Today’s edition of our Current Affairs will comprise a discussion on First Amendment to Constitution Challenged. Read further to upgrade your UPSC CSE knowledge and also understand the topic’s relevance to the UPSC syllabus.
For Prelims: Fundamental right to freedom of speech, first amendment to the Constitution, Indian Penal Code, Romesh Thappar v State of Madras, Brij Bhushan Case.
For Mains: First Amendment to the Constitution, the Constitutional Position on Free Speech
Recently the Supreme Court agreed to examine a plea challenging the expansion of restrictions to the fundamental right to freedom of speech and expression that was made by the first amendment to the Constitution.
Elaborate on the first amendment to the Constitution in 1951 and the significance to revisit those in today’s time.
About the First Amendment to the Constitution
- The Constitution of India was first amended almost seven decades ago, just over a year into the working Constitution.
- The amendment officially came into effect on June 18, 1951.
- It made several consequential changes from exempting land reforms from scrutiny to providing protections for backward classes in the Constitution.
- The scope of the restrictions on the right to free speech was also expanded by the amendment.
About the Current Petitioner’s Arguments
- Objectionable insertions:
- Section 3(1) of the 1951 Amending Act substituted original Clause (2) of Article 19 with “two objectionable insertions” allowing restrictions also “in the interest of public order” and “in relation to incitement to an offense”.
- Neglecting National Security: The new Clause (2) also omitted the expression “tends to overthrow the State” as appearing in the original Clause (2).
- Declaring Section 3(1) & 3(2) void:
- Section 3 (2) of the amending Act effected validation of certain laws even if they took away or abridged the right to freedom of speech and expression.
- The two sections “damage the basic or essential features of the Constitution and destroy its basic structure”.
- Insertions Protect Sections:
- Sections 124A of the Indian Penal Code (sedition).
- Section 153A of IPC (promotes enmity between different groups verbally, physically, or by signs or by visible representations prejudicial to the maintenance of harmony.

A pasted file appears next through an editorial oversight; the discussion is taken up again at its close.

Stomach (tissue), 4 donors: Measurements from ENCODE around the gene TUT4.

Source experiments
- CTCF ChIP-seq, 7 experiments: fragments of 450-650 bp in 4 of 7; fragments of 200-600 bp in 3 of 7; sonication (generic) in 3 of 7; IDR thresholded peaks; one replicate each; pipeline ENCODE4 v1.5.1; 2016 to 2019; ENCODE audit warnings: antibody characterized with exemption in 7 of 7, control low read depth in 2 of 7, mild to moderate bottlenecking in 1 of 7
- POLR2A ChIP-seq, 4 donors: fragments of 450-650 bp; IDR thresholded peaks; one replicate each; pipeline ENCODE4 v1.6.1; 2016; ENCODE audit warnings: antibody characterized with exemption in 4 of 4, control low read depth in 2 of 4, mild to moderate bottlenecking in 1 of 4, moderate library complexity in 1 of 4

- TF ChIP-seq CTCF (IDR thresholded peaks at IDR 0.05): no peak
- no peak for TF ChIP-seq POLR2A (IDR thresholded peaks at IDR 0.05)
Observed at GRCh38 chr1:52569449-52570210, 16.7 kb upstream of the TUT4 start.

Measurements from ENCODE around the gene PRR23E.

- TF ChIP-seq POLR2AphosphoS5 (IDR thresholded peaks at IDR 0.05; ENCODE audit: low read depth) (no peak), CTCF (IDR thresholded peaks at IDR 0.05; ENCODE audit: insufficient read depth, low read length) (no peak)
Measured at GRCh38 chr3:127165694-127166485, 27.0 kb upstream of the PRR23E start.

- Section 295A of IPC (deliberate and malicious acts, intended to outrage religious feelings of any class by insulting its religion or religious beliefs).
- Section 505 of IPC (statements conducing to public mischief).
About the Constitutional Position on Free Speech
- Article 19(1)(a) in Part III of the Constitution: It guarantees the fundamental right to freedom of speech and expression, which is neither absolute nor unfettered.
- Article 19(2):
- It lists exceptions or “reasonable restrictions” on that right.
- Original Article 19(2) of the Constitution: “Nothing in sub-clause (a) of clause (1) shall affect the operation of any existing law in so far as it relates to, or prevent the State from making any law relating to, libel, slander, defamation, contempt of Court or any matter which offends against decency or morality or which undermines the security of, or tends to overthrow, the State.”
- Changes made by the first amendment:
- It introduced the qualification “reasonable” to the restrictions that Article 19(2) imposed.
- The insertion of the term “reasonable”, keeps the door open for the courts to step in and examine the legitimacy of the restrictions imposed by Parliament.
- It also introduced the specific terms “public order” and “incitement to an offense”, which were necessitated by two Supreme Court rulings in 1950, that went against the state’s power to curb free speech.
- Also Read: Indian Acts Simplified Series - Understand Laws Better
The Supreme Court’s Two Verdicts
Romesh Thappar Case v State of Madras:
- Cause: In this first significant free speech ruling by the Supreme Court in Romesh Thappar v State of Madras in 1949, the Madras government banned ‘Cross Roads’, a left-leaning magazine, for its criticism of the government’s foreign policy.
- It challenged Section 9(1-A) of the Madras Maintenance of Public Order Act, 1949 as unconstitutional.
- This provision authorized the government to impose restrictions for the wider purpose of securing “public safety” or the “maintenance of public order”.
- Government Argument: The words “undermining the security of the State” in Article 19(2) could be equated with “public safety” and “maintenance of public order.”
- Courts Verdict:
- It had to define the terms “public safety” and “public order”, and examine if they fell within the scope of the restrictions allowed in Article 19(2).
- The court disagreed with the government and struck down the provision as unconstitutional.
Brij Bhushan Case
- Cause: The Chief Commissioner of Delhi issued a “pre-censorship order” on the RSS mouthpiece ‘Organiser’ in 1950, which too was critical of the government.
- Petition: Its publisher Brij Bhushan challenged Section 7(1)(c) of the East Punjab Public Safety Act, which allowed pre-publication scrutiny of material “prejudicial to public safety or the maintenance of public order”.
- Courts verdict:
- The Supreme Court formed the majority that struck down the law. Justice Fazal Ali again dissented.
- It was held in the judgment that any pre-censorship before the publication is unreasonable to the freedom of the press.
- In these unprecedented times, revisiting fundamental rights for freedom of speech and expression can be of substantial importance.
- Revisiting Freedom of speech and expression at this time when social media sites and other mediums of speech and expression are widely used, can be a great step towards strengthening and protecting it.
News Source: The Indian Express
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